A new report by the Runnymede Trust commissioned by the Equality and Human Rights Commission (“EHRC”) has recommended that public sector bodies in England be obliged to report on their ethnicity pay gap every two years. The report states that racism is systemic in England and that the situation of BAME communities has worsened over the last five years, with BAME workers more likely to be in insecure and low-paid work. The report recommends that the UK government should use its powers under Section 153 of the Equality Act 2010 to impose a specific duty on all local and national authorities in England to gather and publish data on their workforce by ethnicity, pay and grade and any measures taken to reduce gaps, as a way to address any discrepancies between experience and qualifications on the one hand, and salary and seniority on the other.

International mobility: Launch of the Workforce of the Future series

Employment, recruitment and resourcing staff in the hotel, hospitality & leisure sector have been affected, directly and indirectly, by developments over the last two years, often in unique and specific ways. It is clear that some of the changes prompted by the COVID-19 pandemic are here to stay and that a series of longer-term trends are transforming how and where we work, and how we communicate and share information. These complex changes will continue to unearth a range of risks – legal, financial, and reputational - never before contemplated or encountered in the modern workplace.

Our new series, the Workforce of the Future, examines some of the hidden risks associated with new and emerging ways of working, which the hotel, hospitality & leisure sector will need to consider carefully given the implications for this field of work. In this series, we bring together a variety of different voices, including legal experts, HR professionals and other contributors to provide their insights on these issues and challenges. We will discuss questions we are talking to our clients about, including:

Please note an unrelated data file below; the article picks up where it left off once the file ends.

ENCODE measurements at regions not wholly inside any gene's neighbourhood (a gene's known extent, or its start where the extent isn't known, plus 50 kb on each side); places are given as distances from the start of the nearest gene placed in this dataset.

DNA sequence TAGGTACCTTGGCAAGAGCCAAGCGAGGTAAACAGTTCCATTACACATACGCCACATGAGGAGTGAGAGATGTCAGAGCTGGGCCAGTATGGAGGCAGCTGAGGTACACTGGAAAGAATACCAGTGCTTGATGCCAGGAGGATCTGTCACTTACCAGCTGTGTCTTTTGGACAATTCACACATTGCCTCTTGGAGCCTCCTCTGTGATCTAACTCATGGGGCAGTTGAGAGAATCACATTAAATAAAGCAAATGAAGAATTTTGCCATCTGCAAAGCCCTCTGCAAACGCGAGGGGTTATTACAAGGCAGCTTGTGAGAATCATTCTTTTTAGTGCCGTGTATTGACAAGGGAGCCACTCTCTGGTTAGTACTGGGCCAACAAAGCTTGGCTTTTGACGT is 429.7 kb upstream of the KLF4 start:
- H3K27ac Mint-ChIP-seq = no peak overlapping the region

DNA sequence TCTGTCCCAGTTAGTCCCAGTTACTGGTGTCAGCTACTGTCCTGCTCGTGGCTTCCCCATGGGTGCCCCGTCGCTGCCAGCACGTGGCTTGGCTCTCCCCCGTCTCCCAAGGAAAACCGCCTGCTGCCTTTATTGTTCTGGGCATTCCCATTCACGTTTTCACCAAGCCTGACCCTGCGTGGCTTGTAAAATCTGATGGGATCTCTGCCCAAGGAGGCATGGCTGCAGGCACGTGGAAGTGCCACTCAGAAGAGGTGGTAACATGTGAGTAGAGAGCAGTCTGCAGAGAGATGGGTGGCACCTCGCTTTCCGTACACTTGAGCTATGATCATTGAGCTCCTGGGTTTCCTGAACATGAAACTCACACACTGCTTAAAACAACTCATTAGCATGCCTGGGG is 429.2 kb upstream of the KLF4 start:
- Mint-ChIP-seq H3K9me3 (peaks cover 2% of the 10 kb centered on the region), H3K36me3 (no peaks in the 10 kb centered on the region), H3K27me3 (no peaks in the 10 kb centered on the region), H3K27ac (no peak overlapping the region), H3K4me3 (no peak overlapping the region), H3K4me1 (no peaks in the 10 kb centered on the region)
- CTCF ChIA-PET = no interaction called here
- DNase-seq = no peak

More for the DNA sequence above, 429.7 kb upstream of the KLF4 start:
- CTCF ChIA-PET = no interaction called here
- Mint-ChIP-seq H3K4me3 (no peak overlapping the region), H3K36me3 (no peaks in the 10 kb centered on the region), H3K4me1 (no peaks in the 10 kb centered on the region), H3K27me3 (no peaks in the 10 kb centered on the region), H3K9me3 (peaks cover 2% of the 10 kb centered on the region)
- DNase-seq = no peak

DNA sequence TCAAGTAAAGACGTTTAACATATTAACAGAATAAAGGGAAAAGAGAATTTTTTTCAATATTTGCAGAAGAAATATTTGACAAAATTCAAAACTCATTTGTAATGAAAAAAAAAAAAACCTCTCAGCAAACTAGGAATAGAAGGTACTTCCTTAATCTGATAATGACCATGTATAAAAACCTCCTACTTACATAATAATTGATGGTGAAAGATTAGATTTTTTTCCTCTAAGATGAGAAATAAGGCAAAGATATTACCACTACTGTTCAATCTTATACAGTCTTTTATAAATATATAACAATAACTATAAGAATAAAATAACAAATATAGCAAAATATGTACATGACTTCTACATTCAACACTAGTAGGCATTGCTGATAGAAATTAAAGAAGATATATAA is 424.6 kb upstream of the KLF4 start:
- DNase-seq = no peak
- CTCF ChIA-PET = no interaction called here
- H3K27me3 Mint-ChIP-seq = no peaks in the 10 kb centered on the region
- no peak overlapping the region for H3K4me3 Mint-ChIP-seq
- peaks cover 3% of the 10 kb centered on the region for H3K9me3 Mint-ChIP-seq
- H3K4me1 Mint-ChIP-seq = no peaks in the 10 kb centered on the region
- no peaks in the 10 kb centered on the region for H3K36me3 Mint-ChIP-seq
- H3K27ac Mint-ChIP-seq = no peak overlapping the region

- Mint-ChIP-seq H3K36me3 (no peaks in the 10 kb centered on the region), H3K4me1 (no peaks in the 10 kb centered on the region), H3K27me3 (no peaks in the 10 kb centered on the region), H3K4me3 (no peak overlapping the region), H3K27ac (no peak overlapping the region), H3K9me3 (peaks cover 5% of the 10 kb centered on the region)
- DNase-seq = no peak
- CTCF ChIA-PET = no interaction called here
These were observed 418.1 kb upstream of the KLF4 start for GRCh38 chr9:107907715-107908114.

• Can we allow our employees to work from anywhere in the world?
  • What’s the best employment model in order to maintain a flexible workforce, while being compliant and treating our staff well?
  • Can we use automated screening of CVs and social media profiles when recruiting new hires?
  • How can we show employees that we care, without being criticised for being too political?
  • How can we keep our confidential data secure when employee turnover is high and our employees are working remotely?

The first webinar of the series, available here, focuses on issues around alternative employment structures, such as employers of record, working from anywhere, and global mobility issues.